I learned a lot from my week with Billy, we went on so many jobs and saw some crazy things. There were lots of raccoon calls, spiders, snakes, opossums, rats, turkeys and even a bobcat. All handled with care and those that didn’t make it were buried with dignity by a saddened and humbled man. I don’t normally get into animal control and my views are more along the lines of ‘extermination’ but Billy tries to save every warm blooded pest he can. It was interesting as well to learn about some of his own concoctions which naturally took care of pests. Garlic sprays to repel snakes and an organic mixture which sapped the energy right out of the dreaded black widow and suggestions galore of how homeowners can avoid having these types of problems in the first place. I’m not much for the ‘green and organic’ movement but if more people would approach it in this manner I might be more inclined to listen.

There’s a lot more to Billy than meets the eye but if all you look at is his stainless steel apparel and narrow sunglasses you just might miss it. My first impressions were founded on the same Dirty Jobs episode you watched years ago and I must admit I thought his approach was not one I would ever emulate. However, after my week with him one on one I’ve come to a whole different conclusion. His business is a lot like mine and thousands of others as he and his family strive to grow and make it in this highly competitive world.

Billy has that confidence that only a seasoned professional exudes and from here on out the skies the limit on where he and his company may go. While I’m sure not many pest companies will follow his exact business model you can never go wrong with being passionate about what you’re doing in the way you want to get it done. Billy has proven this and in his way blazed a trail that others may follow albeit in their own modified way. I’m just thankful I was able to take time away from my work for a week to observe this guy firsthand and uninterrupted. For 3 hours a day I saw a great technician do his job and then I headed down to the beach to enjoy the rest of my vacation but looked forward to tomorrows marathon episodes of Billy The Exterminator on TV.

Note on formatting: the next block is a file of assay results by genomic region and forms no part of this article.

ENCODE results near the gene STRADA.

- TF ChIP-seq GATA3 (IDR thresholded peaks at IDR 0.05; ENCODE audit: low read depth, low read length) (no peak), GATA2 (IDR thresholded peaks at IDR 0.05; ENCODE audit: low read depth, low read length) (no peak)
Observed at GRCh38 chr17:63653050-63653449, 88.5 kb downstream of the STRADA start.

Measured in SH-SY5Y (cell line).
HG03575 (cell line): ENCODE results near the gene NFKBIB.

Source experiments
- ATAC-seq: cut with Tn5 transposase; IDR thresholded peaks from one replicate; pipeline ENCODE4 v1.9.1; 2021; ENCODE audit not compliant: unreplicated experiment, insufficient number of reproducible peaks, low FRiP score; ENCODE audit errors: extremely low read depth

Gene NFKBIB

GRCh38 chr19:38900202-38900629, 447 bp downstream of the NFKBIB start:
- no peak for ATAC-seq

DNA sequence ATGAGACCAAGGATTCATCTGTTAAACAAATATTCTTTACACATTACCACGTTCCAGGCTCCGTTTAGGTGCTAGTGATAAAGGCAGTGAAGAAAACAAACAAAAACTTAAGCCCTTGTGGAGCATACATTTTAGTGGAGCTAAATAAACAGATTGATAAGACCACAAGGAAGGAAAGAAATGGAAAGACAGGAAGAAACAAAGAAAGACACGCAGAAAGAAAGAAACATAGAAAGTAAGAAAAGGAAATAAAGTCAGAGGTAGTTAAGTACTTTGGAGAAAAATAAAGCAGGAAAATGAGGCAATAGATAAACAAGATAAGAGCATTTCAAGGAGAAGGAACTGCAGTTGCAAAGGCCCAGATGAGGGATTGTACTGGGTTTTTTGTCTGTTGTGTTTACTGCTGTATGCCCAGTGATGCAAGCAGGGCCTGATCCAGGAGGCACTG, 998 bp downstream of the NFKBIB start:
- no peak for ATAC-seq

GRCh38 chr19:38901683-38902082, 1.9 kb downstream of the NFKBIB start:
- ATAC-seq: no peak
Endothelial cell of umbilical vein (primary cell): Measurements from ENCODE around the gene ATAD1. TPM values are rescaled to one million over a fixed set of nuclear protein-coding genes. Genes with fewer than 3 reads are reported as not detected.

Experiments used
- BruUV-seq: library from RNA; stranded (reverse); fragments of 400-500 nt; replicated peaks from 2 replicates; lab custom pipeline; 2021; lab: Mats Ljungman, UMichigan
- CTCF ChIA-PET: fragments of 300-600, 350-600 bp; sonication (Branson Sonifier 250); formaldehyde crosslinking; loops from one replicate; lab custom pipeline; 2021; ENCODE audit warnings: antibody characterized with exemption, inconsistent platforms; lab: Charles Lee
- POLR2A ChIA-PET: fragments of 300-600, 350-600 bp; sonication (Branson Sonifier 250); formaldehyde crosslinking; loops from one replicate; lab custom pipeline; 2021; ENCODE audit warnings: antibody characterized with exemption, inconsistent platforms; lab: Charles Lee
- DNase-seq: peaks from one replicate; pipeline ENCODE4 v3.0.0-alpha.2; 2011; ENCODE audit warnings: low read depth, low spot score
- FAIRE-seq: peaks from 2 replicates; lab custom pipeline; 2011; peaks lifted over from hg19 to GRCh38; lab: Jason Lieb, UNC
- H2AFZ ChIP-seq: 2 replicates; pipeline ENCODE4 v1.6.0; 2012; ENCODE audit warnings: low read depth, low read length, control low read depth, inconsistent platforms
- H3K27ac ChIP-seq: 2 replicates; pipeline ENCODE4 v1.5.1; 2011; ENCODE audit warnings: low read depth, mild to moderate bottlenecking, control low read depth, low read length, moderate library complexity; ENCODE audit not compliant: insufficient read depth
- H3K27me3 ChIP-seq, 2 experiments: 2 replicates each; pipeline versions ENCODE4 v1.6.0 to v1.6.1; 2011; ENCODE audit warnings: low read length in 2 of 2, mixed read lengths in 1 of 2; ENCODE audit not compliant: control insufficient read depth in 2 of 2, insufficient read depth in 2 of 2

About The Bug Doctor

Jerry Schappert is a certified pest control operator and Associate Certified Entomologist with over two and a half decades of experience from birds to termites and everything in between. He started as a route technician and worked his way up to commercial/national accounts representative. Always learning in his craft he is familiar with rural pest services and big city control techniques. Jerry has owned and operated a successful pest control company since 1993 in Ocala,Florida. While his knowledge and practical application has benefitted his community Jerry wanted to impart his wisdom on a broader scale to help many more. was born from that idea in 2007 and has been well received. It is the goal of this site to inform you with his keen insights and safely guide you through your pest control treatment needs.

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  • LaMantia Family

    Just watched the episode which aired on August 23, 2011 here in So. Cal. My family and I were moved that Billy did not charge the family who’s mother had been killed in an automobile accident (drunk driver). Billy is a good man. I am a new fan of the show.
    LaMantia Family of Norwalk, CA